Daniel Stender: What I've worked on for Debian this month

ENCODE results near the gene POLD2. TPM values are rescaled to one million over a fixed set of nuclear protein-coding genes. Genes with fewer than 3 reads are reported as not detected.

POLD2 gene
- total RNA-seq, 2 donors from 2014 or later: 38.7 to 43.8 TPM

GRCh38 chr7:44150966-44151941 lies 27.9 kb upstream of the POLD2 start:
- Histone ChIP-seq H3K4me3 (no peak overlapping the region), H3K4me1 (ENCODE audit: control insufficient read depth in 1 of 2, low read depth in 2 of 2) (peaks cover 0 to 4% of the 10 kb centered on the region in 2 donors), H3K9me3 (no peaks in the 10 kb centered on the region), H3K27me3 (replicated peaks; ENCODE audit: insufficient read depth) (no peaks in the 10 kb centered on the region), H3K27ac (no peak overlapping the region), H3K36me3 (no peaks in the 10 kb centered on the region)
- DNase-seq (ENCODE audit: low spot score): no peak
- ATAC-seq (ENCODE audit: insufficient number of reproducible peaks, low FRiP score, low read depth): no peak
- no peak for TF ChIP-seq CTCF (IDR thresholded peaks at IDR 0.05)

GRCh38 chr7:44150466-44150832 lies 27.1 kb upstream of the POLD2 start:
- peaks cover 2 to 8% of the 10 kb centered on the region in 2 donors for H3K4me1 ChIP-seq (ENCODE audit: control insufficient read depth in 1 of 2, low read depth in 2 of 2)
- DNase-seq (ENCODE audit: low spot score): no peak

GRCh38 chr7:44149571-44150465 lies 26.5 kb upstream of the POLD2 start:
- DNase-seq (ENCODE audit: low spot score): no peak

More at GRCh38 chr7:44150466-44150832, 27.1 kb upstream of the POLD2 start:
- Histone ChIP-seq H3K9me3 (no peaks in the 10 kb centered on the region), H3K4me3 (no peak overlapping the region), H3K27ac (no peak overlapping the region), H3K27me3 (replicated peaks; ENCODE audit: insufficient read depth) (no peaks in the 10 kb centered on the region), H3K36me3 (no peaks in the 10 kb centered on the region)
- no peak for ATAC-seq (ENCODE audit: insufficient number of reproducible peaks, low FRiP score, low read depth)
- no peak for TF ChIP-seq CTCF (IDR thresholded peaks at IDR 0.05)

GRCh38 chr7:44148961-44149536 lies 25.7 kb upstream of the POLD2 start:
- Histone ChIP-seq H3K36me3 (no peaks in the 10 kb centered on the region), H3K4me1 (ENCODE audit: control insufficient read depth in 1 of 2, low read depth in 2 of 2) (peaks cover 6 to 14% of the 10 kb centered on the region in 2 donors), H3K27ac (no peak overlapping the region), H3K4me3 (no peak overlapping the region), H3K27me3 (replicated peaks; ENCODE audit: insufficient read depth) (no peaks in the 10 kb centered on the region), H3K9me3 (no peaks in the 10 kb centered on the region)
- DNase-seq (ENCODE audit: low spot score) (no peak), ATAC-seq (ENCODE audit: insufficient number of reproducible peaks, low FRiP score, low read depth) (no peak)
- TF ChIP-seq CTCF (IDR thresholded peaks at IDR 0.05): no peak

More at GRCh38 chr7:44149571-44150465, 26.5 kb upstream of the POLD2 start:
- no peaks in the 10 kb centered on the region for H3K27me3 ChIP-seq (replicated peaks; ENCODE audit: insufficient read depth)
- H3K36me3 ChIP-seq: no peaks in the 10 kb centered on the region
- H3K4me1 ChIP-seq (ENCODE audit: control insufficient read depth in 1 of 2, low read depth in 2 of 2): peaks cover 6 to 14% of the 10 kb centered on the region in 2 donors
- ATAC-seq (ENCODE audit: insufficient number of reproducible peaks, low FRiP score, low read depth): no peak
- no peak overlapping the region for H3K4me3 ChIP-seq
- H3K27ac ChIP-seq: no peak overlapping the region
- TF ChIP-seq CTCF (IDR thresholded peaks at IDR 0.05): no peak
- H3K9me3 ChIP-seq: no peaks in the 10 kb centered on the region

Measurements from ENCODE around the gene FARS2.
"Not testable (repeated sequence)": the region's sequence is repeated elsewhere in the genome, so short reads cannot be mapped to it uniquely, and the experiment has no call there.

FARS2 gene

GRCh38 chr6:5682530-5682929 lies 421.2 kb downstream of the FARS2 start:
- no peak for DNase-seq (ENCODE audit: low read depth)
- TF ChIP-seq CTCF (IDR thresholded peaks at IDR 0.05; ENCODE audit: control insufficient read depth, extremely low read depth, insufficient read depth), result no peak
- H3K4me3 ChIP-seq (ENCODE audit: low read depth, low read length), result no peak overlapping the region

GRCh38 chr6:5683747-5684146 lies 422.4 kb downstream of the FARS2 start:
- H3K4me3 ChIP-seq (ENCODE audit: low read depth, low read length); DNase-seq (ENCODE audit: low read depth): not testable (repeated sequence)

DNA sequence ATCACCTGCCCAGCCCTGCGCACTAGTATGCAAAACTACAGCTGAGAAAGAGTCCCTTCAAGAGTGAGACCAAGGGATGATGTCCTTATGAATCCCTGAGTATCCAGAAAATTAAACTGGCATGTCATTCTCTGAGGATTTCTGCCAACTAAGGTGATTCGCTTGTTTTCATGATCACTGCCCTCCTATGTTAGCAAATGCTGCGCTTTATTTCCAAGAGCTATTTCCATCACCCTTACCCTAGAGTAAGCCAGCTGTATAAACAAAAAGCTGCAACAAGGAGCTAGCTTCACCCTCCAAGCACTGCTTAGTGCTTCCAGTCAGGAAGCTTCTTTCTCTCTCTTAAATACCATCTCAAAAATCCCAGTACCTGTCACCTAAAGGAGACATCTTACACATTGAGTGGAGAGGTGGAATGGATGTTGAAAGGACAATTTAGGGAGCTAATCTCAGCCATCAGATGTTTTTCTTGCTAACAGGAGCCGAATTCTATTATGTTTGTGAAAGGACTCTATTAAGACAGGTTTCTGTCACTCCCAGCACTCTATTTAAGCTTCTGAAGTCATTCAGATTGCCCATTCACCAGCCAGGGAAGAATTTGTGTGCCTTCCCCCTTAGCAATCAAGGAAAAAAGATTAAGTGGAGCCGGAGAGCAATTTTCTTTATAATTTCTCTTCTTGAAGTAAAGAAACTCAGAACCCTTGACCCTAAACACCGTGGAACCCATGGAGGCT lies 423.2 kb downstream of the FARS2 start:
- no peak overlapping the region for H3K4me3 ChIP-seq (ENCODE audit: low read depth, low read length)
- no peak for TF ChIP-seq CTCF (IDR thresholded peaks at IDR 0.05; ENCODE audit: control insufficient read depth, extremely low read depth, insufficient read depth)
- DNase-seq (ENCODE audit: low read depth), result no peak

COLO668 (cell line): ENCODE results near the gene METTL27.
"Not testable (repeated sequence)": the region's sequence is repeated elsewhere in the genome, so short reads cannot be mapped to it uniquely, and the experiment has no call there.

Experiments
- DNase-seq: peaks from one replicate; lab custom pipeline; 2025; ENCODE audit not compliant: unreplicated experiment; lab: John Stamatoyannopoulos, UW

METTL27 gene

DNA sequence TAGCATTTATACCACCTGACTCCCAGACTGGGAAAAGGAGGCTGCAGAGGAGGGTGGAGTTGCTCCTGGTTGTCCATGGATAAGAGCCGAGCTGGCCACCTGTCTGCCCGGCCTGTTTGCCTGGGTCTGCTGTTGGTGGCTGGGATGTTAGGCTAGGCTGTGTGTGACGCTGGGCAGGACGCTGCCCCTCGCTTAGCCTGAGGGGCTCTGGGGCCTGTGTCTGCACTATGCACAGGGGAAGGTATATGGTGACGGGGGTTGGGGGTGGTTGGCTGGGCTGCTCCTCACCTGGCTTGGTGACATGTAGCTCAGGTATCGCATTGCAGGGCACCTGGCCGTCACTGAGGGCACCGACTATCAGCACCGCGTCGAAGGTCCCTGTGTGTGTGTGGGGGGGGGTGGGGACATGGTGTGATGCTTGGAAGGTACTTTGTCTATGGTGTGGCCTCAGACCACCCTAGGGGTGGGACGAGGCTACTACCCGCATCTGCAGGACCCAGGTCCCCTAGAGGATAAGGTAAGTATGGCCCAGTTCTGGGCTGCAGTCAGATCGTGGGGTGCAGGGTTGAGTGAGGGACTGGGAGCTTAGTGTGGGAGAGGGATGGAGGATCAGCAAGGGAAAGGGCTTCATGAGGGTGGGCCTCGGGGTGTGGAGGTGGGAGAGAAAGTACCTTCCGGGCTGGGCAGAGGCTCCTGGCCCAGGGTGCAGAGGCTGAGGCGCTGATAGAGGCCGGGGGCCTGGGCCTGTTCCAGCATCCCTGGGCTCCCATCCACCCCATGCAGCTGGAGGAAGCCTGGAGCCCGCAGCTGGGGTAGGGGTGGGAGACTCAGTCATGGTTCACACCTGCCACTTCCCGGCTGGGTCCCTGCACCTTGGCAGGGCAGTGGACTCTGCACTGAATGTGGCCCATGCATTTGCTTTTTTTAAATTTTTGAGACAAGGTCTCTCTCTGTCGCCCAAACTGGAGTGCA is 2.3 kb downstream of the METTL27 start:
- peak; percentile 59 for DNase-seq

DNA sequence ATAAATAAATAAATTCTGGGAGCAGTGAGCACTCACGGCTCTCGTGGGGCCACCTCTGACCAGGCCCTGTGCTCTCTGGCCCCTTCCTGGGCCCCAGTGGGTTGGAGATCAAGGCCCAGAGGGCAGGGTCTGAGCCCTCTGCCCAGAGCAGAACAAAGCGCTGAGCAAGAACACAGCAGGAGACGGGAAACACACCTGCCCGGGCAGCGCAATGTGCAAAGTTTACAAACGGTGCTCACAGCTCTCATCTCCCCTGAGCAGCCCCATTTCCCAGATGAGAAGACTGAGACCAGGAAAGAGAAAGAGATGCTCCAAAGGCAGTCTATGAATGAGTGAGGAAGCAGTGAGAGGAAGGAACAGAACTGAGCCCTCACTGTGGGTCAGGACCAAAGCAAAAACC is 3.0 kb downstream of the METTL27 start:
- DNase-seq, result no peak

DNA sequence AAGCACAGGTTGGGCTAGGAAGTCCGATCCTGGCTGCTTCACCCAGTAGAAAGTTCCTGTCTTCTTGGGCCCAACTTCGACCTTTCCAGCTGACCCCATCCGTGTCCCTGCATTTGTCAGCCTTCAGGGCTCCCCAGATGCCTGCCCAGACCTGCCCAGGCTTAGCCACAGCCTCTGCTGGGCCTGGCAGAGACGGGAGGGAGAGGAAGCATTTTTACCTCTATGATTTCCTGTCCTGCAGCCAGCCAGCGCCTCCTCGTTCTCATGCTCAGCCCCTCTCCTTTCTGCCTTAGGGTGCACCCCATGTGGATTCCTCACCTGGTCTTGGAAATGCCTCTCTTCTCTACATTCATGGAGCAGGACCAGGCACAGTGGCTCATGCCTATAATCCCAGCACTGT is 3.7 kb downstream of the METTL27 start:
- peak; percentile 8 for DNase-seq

This month I've worked on the following things for Debian: To begin with that, I've set up a Debhelper sequencer script for dh-buildinfo1, this add-on now can be used with dh $@ --with buildinfo in deb/rules instead of having to explicitly call it somewhere in an override. Debops I've set up initial Debian packages of Debops2, a collection of fine crafted Ansible roles and playbooks especially for Debian servers, shipped with a couple of convenience and wrapper scripts in Python3. There are two binary packages, one for the toolset (debops), and the other for the playbooks and roles of the project (debops-playbooks). The application is easy to use, just initialize a new project with debops-init foo and add your server(s) to foo/ansible/inventory/hosts belonging to groups representing services and things you want to employ on them. Like the group [debops_gitlab] automatically installs a complete running Gitlab setup on one or a multitude of servers in the same run with the debops command4. Use other groups like [debops_mariadb_server] accordingly in the same host inventory. Ansible runs agent less, so you don't have to prepare freshly setup servers with nothing special to use that tool randomly (like on localhost). The list of things you could deploy with Debops is quite amazing and you've got dozens of services at your hand. The new packages are currently in experimental because they need some more fine tuning, like there are a couple of minor error messages which recently occur using it, but it works well. The (early staged) documentation unfortunately couldn't be packaged because of the scattered resp. collective nature of the project (all parts have their own Github repositories)5, and also how to generate the upstream tarball remains a bit of a challenge (currently, it's the outcome of debops-init)6. I'll have this package in unstable soon. More info on Debops is coming up, then. Hashicorp's Packer I'm very glad to announce that Packer7 is ready being available in unstable, and the two year old RFP bug could be finally closed8. It's another great and much convenient devops tool which does a lot of different things in an automated fashion using only a single "one-argument" CLI tool in combination with a couple of lines in a configuration script (thanks to Yaroslav Halchenko for the tip). Packer helps creating machine images for different platforms. This is like when you use e.g. Debian installations in a Qemu box for testing or development purposes. Instead of setting up a new virtual machine manually like installing Debian on another computer this process could be automated with Packer, like I've written about in this blog entry here9. You just need a template containing instructions for the included Qemu-builder and a preseeding script for the Debian installer, and there you go drinking your coffee while Packer does all the work for you: downloading the installation ISO image, creating the new virtual harddrive, booting the emulator, running the whole installation process automatically like answering questions, selecting things, rebooting without ISO image to complete the installation etc. A couple of minutes and you have a new pre-baked virtual machine image like from a vendoring machine, a fresh one everytime you need it. Packer10 supports a number of builders for different target platforms (desktop virtualization solutions as much as public cloud providers and private cloud software), can build in parallel, and also the full range of common provisioners can be employed in the process to equip the newly installed OSs. Vagrant boxes could be generated by one of the included postprocessors. I'll write more on Packer here on this blog, soon. There were more then two dozens of packages missing to complete Packer11, which is the achievement of combined forces within the pkg-go group. Much thanks esp. to Alexandre Viau who have worked on the most of the needed new packages. Thanks also to the FTP-masters which were always very quick in reviewing the Go packages, so that it could be proceeded to build and package the sub dependent new ones always consecutively. Squirrel3 I've didn't had the most work with it and just sponsored this for Fabian Wolff, but want to highlight here that there's a new package of Squirrel12 now available in Debian13. Squirrel is a lightweight scripting language, somewhat comparable to Lua. It's fully object-oriented and highly embeddable, it's used in a lot of commerical computer games under the hood for implementing intelligence for bots next to other things14, but also for the Internet of Things (it's embedded in hardware from Electric Imp). Squirrel functions could be called from C++15. I've filed an ITP bug for Squirrel already in 2011 (#651195), but always something else got in the way, and it ended up being an RFP. I'm really glad that it got picked up and completed. misc There were a couple of uploads on updated upstream tarballs and for fixing bugs, namely afl/2.10b-1 and 2.11b-1, python-afl/0.5.3-1, pyutilib/5.3.2-1, pyomo/4.3.11327-1, libvigraimpex/1.10.0+git20160211.167be93dfsg-2 (fix of #820429, thanks for Tobias Frost), and gamera/3.4.2+svn1454-1. For the pkg-go group, I've set up a new package of github-mitchellh-ioprogress (which is needed by the official DigitalOcean CLI tool doctl, now RFP #807956 instead of ITP due to the lack of time - again facing a lot of missing packages), and provided a little patch for dh-make-golang updating some standards16. For Packer I've also updated azure-go-autorest and azure-sdk as team upload (#821938, #821832), but it came out that the project which is currently under heavy development towards a new official release broke a lot in the past weeks (and no Git branching have been used), so that Packer as a matter of fact needed a vendored snapshot, although there have been only a couple of commits in between. Docker-registry hat the same problem with the new package of azure-sdk/2.1.1~beta1, so that it needed to be fixed, too (#822146). By the way, the tool ratt17 comes very handy for automatically test building down all reverse dependencies, not only for Go packages (thanks to Tianon Gravi for the tip). Finally, I've posted the needed reverse depencies as RFP bugs for Terraform18 (again quite a lot), Vuls19, and cve-dictionary20, which is needed for Vuls. I'll let them rest a while waiting to get picked up before working anything down.